[ 2 minutes to read ]
Reading this book is uncomfortable. No one will get through it unaffected. Like me, you will have been guilty of some of the things he addresses and will have been a victim of the others. You read the title and subtitle and you immediately think of someone, or many someones, who need this book. But when you start reading it, you start feeling the cuts to your own heart.
Osborne is right. No one thinks they are a Pharisee, or even close, and many of us end up there accidentally. I have personally found that people think a legalist is everyone who is stricter than them and a liberal is everyone who is looser. Put that way, you see the problem right away. That thinking makes me the standard by which others stand or fall. I’m not the standard and you’re not either. The Scripture is the standard. Jesus is the standard. Osborne addresses this as well as many other crucial topics.
The author rightly points out that some tend toward one thing and the verses that support that bent, while others tend toward another thing and the verses that support their bent. This gets to the heart of his argument. The Bible has both sets of verses and they all must be interpreted together in a way that leaves them all being true. For instance, God’s wrath, justice, and judgment are true and essential attributes. The Bible has plenty of verses about them. However, God’s love, mercy, grace, and forgiveness are just as true and just as essential. The Bible also has plenty of verses about those. When we emphasize one or more to the detriment of the others, we have actually distorted the truth and can end up with heresy if we are not careful.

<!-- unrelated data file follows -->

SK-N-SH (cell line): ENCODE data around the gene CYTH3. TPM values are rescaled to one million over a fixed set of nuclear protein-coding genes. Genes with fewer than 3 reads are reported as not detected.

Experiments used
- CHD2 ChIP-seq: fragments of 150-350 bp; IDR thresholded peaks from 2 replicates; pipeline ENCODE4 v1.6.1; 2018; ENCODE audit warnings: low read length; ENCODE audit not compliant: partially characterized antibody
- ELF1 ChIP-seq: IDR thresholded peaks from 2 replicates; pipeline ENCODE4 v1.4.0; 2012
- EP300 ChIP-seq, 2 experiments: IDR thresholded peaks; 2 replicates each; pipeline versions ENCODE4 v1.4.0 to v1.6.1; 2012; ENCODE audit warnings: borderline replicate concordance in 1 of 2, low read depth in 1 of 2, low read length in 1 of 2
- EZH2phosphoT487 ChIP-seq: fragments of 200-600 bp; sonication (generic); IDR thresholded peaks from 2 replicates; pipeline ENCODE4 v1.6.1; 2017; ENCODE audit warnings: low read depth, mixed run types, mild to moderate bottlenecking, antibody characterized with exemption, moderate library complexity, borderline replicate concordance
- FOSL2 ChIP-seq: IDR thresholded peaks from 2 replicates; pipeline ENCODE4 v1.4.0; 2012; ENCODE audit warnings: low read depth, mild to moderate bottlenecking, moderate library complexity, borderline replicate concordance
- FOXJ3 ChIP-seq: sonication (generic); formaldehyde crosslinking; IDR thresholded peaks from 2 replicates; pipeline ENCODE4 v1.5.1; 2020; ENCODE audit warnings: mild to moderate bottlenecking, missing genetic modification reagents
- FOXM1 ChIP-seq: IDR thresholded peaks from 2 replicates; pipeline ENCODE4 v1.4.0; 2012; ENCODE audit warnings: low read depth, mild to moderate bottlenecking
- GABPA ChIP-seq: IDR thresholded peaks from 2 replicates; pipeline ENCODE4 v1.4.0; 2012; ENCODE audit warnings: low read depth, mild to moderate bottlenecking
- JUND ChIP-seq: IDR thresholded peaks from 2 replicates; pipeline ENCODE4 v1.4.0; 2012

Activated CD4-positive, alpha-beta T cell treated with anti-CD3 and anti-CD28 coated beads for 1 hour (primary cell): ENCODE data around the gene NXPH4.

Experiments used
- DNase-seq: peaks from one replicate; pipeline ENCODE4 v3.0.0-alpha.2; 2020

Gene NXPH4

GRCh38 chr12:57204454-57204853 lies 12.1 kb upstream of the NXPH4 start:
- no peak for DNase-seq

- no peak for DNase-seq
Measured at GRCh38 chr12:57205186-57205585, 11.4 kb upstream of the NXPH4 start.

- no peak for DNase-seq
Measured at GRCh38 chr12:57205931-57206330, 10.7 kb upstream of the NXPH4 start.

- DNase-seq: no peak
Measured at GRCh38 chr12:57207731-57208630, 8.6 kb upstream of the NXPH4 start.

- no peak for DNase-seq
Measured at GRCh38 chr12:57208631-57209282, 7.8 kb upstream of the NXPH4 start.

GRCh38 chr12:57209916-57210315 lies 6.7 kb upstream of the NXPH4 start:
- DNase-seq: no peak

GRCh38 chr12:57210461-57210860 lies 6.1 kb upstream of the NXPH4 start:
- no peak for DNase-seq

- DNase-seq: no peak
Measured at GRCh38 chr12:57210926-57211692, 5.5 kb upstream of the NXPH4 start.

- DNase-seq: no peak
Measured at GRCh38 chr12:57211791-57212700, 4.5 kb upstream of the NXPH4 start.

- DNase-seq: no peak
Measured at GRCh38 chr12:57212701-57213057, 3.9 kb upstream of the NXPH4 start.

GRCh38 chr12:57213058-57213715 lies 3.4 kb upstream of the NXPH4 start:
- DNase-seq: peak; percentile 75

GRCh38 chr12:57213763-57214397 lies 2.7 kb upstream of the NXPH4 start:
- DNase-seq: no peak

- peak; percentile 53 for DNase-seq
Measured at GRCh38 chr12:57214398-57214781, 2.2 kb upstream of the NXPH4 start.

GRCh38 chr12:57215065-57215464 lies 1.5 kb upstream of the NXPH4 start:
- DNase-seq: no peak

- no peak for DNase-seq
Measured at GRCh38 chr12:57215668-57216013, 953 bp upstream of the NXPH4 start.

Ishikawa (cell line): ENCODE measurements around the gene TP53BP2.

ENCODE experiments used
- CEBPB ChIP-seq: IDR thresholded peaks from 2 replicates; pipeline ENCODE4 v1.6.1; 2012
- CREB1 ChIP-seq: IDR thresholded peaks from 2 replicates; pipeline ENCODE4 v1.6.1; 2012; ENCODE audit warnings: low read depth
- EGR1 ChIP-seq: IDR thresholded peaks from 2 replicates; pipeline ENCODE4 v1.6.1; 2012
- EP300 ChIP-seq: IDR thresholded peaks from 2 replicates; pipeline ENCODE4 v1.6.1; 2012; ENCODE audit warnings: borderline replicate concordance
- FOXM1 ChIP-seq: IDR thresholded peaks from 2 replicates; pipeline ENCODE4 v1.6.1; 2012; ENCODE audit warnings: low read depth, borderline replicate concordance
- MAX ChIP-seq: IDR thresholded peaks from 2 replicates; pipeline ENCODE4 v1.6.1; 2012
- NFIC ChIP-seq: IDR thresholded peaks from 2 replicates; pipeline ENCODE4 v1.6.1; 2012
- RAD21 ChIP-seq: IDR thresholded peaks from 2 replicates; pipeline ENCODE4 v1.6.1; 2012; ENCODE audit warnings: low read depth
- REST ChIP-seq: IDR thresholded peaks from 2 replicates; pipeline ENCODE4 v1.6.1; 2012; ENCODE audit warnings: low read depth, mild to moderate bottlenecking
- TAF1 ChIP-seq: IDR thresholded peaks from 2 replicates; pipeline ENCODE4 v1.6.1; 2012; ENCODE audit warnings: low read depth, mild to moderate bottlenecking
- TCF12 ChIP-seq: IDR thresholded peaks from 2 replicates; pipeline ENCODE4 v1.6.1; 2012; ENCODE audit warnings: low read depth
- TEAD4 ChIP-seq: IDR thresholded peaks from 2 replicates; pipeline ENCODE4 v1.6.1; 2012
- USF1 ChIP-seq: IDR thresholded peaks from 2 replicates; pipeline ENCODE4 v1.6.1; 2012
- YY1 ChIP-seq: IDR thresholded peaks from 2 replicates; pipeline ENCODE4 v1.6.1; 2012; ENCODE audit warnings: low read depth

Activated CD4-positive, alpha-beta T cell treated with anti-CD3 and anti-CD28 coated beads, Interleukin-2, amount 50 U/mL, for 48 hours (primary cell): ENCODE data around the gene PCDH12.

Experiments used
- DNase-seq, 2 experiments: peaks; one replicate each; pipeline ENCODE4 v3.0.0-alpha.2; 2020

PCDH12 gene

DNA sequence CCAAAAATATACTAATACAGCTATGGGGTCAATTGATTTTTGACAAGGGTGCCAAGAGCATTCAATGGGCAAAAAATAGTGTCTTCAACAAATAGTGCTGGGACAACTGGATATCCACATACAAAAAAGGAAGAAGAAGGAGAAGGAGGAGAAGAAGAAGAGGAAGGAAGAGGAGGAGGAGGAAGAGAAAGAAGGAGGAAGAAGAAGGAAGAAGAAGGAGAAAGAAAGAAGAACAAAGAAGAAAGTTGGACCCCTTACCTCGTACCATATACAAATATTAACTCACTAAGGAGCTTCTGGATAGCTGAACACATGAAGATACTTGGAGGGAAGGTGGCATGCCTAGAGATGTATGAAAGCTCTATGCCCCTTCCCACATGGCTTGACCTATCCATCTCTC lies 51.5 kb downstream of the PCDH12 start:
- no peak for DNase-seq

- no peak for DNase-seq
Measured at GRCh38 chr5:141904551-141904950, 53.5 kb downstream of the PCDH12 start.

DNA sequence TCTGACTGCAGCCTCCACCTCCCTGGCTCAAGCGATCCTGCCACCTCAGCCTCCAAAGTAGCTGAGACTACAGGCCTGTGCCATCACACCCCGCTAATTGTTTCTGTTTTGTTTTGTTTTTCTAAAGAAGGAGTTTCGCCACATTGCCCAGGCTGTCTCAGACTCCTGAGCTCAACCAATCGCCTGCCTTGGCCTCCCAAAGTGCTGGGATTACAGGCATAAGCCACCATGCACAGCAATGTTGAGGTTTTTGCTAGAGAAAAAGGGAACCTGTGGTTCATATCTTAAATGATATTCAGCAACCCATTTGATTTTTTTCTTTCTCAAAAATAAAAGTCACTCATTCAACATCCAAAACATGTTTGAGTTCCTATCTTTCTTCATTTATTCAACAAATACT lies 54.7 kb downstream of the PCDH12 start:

Every Christian should read this book, but especially leaders from pastors to parents. We don’t want to be Pharisees and we don’t want to train up Pharisees either. Professing to be a Christian means that your identity, your existence, is founded on God’s grace. It is shocking when profound-grace receivers are so graceless in their judgments and dealings with others. Think about the difference between Simon and the prostitute in Luke 7. Who do you think extended more grace to their neighbors?